The stunning speed at which our emotions change, day by day, even hour by hour, can prove exhausting even for the most balanced personalities. The speed is greater than stock market fluctuations each time the legendary butterfly flaps its wings in Brussels, Berlin or New York. From up to down, from warm to cold, from hope to disappointment, and back again. It feels like we are locked in a loop.
To be sure, there is still no accurate evaluation of how much this emotional turmoil has contributed to the 35 percent increase in the number of suicides recorded since 2010, a figure which was mentioned by British historian and commentator Timothy Garton Ash in a recent article that appeared in Kathimerini.
Moreover, although suicide rates are high among the most productive age group (to use cold market speak), they nevertheless do not seem to count in the ongoing negotiations with the country’s lenders.
In other words, the data do not seem to influence the thinking of people who have become used to dealing exclusively with numbers (regardless of whether their financial math has been successful in saving this nation or any other for that matter).
Suicides are simply the collateral damage of an undeclared – so to speak – social war. But the damage is no less significant than the collateral damage of a conventional war.
Ash makes another important point. Something that has been repeatedly pointed out, but which carries extra weight when it comes from a cool-headed foreign observer – not from the usual camp of local critics. What I am talking about here is the international lenders’ stubborn insistence on a failed policy. Their obsession may not be ideological, but it does have a political origin.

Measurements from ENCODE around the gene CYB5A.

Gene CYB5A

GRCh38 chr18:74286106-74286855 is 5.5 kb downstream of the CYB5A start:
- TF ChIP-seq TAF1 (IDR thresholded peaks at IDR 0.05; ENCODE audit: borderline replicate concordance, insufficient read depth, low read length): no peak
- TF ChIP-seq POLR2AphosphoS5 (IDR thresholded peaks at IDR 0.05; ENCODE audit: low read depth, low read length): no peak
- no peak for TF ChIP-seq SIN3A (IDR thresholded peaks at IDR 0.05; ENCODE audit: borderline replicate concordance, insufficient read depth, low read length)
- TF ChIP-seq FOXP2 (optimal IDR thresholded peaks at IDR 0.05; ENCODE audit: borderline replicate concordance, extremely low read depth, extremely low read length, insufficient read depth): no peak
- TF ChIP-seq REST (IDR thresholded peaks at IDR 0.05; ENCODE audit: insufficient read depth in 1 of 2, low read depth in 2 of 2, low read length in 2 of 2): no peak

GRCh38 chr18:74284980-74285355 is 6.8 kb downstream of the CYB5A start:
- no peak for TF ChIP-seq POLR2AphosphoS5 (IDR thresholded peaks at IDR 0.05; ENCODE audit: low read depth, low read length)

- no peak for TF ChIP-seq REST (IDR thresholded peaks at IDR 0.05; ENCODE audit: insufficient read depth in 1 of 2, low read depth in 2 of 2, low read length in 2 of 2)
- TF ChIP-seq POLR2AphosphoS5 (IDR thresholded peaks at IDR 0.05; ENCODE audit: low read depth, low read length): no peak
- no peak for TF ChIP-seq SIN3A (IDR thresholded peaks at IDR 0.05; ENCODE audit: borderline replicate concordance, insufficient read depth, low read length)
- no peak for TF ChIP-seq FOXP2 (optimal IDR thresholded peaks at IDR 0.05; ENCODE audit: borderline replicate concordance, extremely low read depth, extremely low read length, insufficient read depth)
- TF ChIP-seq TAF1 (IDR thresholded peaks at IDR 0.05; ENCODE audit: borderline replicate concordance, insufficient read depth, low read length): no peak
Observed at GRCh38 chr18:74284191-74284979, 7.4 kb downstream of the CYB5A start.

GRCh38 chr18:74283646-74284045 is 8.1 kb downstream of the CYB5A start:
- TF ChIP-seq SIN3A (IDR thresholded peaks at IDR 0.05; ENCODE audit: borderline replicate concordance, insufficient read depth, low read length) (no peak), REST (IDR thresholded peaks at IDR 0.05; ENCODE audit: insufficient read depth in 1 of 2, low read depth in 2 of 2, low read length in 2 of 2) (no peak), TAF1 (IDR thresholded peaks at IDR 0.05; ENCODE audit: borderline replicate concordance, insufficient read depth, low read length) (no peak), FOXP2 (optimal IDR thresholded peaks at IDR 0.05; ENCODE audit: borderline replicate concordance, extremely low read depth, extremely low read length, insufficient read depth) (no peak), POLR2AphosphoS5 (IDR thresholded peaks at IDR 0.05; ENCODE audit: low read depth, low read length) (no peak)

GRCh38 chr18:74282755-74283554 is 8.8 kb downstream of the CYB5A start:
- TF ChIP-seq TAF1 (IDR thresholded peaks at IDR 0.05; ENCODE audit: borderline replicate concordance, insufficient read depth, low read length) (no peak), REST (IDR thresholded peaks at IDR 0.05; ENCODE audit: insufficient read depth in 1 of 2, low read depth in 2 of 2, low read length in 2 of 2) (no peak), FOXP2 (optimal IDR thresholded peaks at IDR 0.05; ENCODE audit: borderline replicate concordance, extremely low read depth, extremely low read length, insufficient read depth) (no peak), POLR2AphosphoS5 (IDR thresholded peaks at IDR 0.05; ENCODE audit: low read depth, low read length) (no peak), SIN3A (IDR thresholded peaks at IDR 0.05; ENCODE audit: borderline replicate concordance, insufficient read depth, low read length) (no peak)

“Needless to say, clientelist Greek governments able to borrow at German interest rates made an already bad situation worse during the early years of the euro, in cahoots with their oligarchs; the post-crisis medicine prescribed by Germany and the IMF was almost bound to worsen the condition of such a sickly patient; the patient only pretended to take some of that medicine; and so on,” Ash writes.
“Apportion the blame where you will, the fact remains that many Greeks have suffered terribly,” he adds.
And yet the International Monetary Fund, the European Union and the European Central Bank are all indifferent to the patient’s reaction or his further deterioration, and they insist on the same mix: an extra 1.8 billion euros via VAT and a 1.8-billion-euro reduction in pensions.
The medicine is starting to look more and more like poison.